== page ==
Industry experts said the results of a lease sale in the U.S. waters were indicative of recovery, though expectations were low. File Photo by A.J. Sisco/UPI |
Potential drillers showed a willingness to invest in the U.S. waters of the Gulf of Mexico, though a key industry voice said the auction was no "barn burner."
Results from a U.S. auction for drilling rights in the Gulf of Mexico showed companies are willing to spend again, but expectations were low, experts said.
An auction Wednesday for rights to drill into the U.S. waters of the Gulf of Mexico secured $178.1 million in high bids from 29 different companies. That's an increase of 43 percent from the last lease sale in March.
William Turner, a research analyst at consultant group Wood Mackenzie, said less acreage was on the auction block and the industry didn't get an incentive from lower royalty rates like they wanted so expectations were low.
"However, with an increase in competitive bids and dollar amount from the last round, companies demonstrated their continued confidence in the region," he said in a research note emailed to UPI.
U.S. Interior Secretary Ryan Zinke in April went against policy recommendations by standing pat on royalty rates, arguing pro-industry moves by President Donald Trump would support the industry on momentum alone. Industry groups, however, said it would be tough to stay competitive without incentives like an adjustment to royalty rates.
Randall Luthi, the president of trade group National Ocean Industries Association, said higher oil prices, deregulation efforts by the Trump administration and lower day rates from rig companies all added up to a slow recovery for the offshore segment of the U.S. energy sector.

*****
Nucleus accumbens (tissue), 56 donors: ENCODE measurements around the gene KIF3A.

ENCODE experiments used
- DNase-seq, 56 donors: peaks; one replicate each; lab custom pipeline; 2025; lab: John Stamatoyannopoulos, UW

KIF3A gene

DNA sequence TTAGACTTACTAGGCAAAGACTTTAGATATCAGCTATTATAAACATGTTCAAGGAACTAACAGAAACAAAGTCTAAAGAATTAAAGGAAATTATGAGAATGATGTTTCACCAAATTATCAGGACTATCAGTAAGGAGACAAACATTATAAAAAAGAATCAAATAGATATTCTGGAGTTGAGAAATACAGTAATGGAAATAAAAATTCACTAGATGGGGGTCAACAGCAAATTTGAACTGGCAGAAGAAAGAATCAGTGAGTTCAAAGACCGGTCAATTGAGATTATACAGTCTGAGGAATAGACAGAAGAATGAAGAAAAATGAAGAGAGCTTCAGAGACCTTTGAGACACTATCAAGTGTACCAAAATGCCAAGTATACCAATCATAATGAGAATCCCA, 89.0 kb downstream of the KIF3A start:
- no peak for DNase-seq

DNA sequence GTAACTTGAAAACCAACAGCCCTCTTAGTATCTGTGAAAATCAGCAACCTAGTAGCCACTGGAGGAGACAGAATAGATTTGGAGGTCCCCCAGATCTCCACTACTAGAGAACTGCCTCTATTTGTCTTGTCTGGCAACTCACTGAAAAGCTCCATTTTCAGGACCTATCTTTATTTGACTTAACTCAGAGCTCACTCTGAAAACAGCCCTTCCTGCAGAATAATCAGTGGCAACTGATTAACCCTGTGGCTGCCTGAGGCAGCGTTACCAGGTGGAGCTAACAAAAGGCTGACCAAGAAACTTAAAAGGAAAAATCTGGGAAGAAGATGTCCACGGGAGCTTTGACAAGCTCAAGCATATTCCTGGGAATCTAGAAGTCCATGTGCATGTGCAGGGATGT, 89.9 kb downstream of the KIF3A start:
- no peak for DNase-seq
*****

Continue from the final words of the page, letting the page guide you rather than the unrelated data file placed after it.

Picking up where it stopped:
"While not a barn burner, Lease Sale 251 tops the previous Gulf sale in terms of increased participation, increased competition for offerings, and bid amounts," he said in a statement.
The government estimates the entire region holds about 48 billion barrels of undiscovered and technically recoverable oil and 141 trillion cubic feet in natural gas.
Among the winners were Norwegian energy company Equinor and U.S. supermajor Exxon Mobil, which placed big bets on remote acreage in the Gulf of Mexico. Hess Corp., meanwhile, put down $24.9 million for a site close to one of BP's existing platforms, though that block is near an exploration area that's so far been dry.
Elsewhere, an article in Politico published Wednesday suggests energy sector representatives are lobbying aggressively to Florida lawmakers to get them to open up their coast to drillers. U.S. Sen. Bill Nelson, D-Fla., a long-time opponent of more offshore drilling, said that, with space and military programs centered on Florida's waters, better federal oversight was expected.
In a statement emailed to UPI, Nelson, who is fighting for his senate seat, said the industry is moving to upset years of precedent in Florida's waters.
"We've been trying to get answers and find out what's on the table," he said. "Now we're reading about what might be under the table."